Whenever I teach about the obligations parents have to children I inevitably cite the alternative opinion in the Talmud (Kiddushin 29a) that states that in addition to the ritual obligations of circumcision and redemption of the firstborn (when applicable), and the obligation to educate, job train, and match-make, parents should also teach a child to swim. Most students will automatically explain that swimming is a life-saving skill and so teaching a child to swim is a natural extension of parental care. This is true enough. And the quintessential medieval commentator Rabbi Solomon Yitzhaki offers this exact explanation.

 

But then I hasten to add another explanation: one that I learned from an esteemed teacher and colleague: Rabbi Myron Fenster. He pointed out that when a person teaches another how to swim there comes a time when the teacher must be willing to let go. Thus, an object lesson for parents – and particularly “helicopter parents:” learn to let go. Protect your child but also give him or her independence. This is certainly a worthy message that, I believed, closed the discussion. That was until I read Bonnie Tsui’s thoughtful book entitled Why We Swim. In contrast with Howard Means useful history of swimming in his book Splash! 10,000 Years of Swimming, Tsui dives into the depths of the matter. Means made me aware of the oldest depiction of human beings swimming in a cave in the middle of the Sahara Desert (there were once great lakes there!) eight thousand years ago. But Tsui made me think or, should I say, re-think why swimming is so important that Judaism makes it a parental obligation.

 

Tsui mentions the typical reason: safety or survival. And she adds some additional reasons like community and competition, although the latter is far less compelling. But her main contribution to my reconsideration of swimming is her contention that swimming prepares us for life. She writes: “To swim is to witness metamorphosis, in our environment, in ourselves. To swim is to accept all the myriad conditions of life.” In reviewing Tsui’s book for the Literary Review, Fran Bigman interpreted Tsui’s words to mean that swimming teaches human beings about “the flow” of life. It was the ancient Greek philosopher Heraclitus who is reputed to have taught that all life is flux, citing the example of a flowing river into whose waters a person can never step twice. Tsui argues that swimming in that paradigmatic river imparts the ineluctable message that humanity is insinuated in that flow of life: ever-changing and evolving.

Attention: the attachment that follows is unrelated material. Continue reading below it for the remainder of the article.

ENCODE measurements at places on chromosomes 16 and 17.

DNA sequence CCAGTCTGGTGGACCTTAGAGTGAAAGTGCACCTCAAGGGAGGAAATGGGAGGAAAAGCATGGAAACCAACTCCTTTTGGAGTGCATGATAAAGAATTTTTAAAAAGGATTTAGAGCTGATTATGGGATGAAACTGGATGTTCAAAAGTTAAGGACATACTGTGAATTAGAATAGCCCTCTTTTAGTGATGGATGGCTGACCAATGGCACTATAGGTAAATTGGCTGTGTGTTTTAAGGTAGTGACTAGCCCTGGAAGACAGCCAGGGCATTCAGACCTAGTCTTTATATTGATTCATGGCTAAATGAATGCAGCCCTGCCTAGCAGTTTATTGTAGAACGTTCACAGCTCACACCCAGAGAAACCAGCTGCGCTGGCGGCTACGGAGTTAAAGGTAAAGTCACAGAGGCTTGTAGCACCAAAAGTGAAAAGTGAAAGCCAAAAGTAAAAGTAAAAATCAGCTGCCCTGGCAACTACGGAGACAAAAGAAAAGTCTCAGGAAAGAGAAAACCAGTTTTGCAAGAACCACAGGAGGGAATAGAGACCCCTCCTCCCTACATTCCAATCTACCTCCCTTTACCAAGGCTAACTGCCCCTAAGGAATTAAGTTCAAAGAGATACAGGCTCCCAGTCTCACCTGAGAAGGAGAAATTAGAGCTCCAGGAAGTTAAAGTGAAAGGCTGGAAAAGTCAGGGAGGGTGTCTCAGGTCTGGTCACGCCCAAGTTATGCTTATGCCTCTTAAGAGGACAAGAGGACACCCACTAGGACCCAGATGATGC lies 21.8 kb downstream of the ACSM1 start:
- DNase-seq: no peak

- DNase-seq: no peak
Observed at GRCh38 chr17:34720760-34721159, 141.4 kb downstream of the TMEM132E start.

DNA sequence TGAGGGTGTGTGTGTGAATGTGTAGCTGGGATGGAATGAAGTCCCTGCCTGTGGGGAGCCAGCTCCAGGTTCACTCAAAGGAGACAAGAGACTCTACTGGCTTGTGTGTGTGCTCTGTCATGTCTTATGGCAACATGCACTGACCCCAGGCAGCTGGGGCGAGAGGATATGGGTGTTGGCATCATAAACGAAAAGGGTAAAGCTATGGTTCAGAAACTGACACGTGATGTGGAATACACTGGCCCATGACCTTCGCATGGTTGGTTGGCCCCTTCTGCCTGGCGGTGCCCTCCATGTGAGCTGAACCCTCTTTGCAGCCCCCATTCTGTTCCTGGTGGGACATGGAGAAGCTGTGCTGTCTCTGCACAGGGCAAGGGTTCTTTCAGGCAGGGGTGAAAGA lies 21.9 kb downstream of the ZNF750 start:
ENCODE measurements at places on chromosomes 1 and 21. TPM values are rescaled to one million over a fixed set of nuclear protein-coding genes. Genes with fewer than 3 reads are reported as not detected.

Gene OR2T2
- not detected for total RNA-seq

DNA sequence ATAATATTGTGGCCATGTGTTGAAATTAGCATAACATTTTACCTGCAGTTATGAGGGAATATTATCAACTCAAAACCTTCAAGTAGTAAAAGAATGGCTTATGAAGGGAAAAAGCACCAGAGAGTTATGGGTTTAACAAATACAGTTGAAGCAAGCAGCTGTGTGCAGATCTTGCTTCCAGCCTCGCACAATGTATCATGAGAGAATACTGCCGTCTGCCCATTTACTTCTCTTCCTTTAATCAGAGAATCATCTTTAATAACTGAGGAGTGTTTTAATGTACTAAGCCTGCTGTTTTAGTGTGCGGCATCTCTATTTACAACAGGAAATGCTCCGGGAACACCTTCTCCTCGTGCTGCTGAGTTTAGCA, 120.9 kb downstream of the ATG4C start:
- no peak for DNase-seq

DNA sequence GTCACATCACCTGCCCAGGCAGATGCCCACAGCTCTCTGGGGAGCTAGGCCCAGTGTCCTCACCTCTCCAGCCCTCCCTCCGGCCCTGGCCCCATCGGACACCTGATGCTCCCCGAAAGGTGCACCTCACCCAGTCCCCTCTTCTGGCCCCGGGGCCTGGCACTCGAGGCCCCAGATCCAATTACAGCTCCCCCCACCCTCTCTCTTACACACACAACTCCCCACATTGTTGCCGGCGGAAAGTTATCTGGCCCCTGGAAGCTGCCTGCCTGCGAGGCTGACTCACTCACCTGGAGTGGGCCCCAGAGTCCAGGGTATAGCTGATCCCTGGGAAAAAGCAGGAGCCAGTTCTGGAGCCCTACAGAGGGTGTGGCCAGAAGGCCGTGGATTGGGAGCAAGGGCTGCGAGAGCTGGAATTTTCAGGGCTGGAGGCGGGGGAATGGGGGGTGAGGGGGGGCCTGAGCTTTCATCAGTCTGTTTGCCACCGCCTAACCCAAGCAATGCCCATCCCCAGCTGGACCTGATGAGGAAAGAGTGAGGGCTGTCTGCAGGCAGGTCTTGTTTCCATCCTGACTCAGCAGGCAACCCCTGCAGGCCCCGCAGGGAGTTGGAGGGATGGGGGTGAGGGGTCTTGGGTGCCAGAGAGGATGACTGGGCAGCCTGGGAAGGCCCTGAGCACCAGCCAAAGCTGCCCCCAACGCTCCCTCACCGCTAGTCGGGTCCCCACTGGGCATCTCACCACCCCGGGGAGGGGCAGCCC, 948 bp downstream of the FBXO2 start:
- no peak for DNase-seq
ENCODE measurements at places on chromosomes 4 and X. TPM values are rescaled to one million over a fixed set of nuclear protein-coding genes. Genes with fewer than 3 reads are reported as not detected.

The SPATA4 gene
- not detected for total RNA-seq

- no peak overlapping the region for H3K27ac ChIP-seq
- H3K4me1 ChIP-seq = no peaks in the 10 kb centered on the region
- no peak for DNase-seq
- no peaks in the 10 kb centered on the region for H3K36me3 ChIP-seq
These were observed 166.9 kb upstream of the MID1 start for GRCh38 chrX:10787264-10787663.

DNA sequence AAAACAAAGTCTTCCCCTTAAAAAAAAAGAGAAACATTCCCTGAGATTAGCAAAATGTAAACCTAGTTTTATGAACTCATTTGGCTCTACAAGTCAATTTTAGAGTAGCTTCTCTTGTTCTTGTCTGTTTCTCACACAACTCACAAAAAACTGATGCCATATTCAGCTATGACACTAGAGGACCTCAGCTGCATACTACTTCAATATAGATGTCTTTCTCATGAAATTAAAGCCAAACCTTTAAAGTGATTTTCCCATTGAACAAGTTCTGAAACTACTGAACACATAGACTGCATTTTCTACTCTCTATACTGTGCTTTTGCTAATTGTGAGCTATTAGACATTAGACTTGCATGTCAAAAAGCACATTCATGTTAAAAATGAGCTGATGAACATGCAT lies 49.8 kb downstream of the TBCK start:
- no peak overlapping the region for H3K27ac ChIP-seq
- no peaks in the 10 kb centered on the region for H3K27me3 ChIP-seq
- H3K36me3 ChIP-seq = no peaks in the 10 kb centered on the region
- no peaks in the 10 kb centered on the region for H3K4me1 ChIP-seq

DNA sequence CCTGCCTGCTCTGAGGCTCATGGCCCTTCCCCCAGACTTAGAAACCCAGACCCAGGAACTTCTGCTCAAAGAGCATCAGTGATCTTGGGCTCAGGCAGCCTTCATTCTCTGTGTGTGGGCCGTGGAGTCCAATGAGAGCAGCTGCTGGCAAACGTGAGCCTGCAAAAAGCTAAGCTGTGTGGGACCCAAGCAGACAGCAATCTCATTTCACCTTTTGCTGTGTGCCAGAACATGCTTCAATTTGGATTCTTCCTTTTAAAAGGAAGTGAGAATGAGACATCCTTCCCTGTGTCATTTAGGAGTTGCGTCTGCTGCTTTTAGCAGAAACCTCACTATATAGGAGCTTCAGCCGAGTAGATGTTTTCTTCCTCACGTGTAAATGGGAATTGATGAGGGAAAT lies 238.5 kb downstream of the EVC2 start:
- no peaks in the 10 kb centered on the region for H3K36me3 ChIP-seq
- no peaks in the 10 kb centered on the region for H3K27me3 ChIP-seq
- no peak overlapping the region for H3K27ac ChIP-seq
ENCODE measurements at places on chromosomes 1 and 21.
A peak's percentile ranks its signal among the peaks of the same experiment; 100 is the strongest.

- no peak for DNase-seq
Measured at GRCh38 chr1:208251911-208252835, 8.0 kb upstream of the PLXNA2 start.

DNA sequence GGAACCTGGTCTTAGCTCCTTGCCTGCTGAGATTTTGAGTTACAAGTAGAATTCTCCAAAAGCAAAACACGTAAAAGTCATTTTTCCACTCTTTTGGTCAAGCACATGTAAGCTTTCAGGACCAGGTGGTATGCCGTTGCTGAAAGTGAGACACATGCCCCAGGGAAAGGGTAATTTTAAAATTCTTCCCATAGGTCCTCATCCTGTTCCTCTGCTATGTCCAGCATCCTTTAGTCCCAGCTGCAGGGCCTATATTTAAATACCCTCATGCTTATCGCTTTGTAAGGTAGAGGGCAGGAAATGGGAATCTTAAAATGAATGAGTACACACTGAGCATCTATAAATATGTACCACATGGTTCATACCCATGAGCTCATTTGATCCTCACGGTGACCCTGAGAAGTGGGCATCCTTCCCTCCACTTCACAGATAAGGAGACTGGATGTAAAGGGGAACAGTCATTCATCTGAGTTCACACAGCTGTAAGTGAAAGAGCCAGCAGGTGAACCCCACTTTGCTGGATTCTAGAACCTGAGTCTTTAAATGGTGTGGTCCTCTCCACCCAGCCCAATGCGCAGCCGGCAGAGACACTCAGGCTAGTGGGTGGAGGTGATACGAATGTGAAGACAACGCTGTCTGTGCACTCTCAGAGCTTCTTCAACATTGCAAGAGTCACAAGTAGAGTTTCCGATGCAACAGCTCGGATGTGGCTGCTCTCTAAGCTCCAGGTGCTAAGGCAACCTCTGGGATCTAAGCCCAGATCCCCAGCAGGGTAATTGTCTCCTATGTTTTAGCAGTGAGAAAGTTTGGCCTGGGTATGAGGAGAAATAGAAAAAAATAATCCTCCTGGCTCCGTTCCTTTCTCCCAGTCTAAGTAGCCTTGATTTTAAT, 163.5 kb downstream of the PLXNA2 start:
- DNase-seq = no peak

I think that Tsui has got this right as psychology, but her narrative stops short of fully explicating this fundamental idea. Life does indeed flow like a river. But more than simply recognizing this truism each person must determine whether to “go with the flow” or swim against the current. Judaism, I would argue, has perpetually seen itself as a distinctive way of life that demands of its adherents to go against the flow. Naturally, that makes Judaism difficult. It is neither easy nor comfortable to go against the current or swim against the tide. No wonder that some Jews have rejected Judaism in whole or in part. But there is something invigorating knowing that you are not just along for the ride, being carried forward by some force that requires no thought at all.

 

So Jews will continue to teach their children to swim. And by swimming we better conceptualize our place in the world.